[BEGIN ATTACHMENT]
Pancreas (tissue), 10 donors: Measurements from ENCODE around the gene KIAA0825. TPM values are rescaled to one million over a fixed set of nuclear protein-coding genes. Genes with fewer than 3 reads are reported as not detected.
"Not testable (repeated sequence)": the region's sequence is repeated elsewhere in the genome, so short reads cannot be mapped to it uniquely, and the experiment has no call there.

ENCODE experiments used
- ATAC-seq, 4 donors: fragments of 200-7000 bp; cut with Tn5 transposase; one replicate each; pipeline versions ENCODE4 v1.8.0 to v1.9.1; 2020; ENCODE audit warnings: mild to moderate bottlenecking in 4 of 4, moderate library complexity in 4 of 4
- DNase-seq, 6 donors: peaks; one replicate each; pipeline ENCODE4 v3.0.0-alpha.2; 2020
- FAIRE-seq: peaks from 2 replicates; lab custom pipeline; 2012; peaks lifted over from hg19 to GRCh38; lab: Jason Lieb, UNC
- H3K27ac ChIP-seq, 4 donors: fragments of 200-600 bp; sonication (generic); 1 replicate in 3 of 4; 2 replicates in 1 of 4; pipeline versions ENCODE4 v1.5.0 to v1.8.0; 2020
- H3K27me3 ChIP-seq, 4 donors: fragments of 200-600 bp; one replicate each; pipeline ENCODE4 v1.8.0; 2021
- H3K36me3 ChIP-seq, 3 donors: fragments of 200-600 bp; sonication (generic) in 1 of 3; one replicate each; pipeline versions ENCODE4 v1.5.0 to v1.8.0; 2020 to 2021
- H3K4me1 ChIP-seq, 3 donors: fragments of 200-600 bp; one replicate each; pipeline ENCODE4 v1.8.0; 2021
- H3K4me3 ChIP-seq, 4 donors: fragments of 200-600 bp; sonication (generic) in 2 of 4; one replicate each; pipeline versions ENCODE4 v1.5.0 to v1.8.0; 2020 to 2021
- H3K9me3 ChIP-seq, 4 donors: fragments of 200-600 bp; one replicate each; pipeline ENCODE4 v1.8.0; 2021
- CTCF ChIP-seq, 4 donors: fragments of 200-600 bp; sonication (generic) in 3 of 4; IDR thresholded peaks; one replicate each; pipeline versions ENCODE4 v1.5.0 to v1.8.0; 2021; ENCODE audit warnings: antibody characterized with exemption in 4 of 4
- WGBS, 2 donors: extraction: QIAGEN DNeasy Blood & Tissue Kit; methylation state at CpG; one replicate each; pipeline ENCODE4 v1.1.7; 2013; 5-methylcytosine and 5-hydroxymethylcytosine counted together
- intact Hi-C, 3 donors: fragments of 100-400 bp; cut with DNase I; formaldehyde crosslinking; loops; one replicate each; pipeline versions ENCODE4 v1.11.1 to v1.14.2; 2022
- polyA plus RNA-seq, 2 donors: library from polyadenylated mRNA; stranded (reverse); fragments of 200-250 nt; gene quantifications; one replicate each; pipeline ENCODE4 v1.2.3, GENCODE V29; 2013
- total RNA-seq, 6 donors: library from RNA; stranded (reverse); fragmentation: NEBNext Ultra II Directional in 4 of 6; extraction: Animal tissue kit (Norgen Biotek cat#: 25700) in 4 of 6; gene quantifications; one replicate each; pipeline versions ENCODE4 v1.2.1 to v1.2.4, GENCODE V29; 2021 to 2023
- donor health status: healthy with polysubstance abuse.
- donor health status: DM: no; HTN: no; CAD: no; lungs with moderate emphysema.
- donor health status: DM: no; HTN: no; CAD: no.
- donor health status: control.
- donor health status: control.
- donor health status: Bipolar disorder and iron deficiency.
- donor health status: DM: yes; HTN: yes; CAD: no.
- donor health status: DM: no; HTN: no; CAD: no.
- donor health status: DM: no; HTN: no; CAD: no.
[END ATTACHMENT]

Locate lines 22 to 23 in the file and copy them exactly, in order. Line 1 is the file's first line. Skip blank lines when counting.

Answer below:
- donor health status: control.
- donor health status: Bipolar disorder and iron deficiency.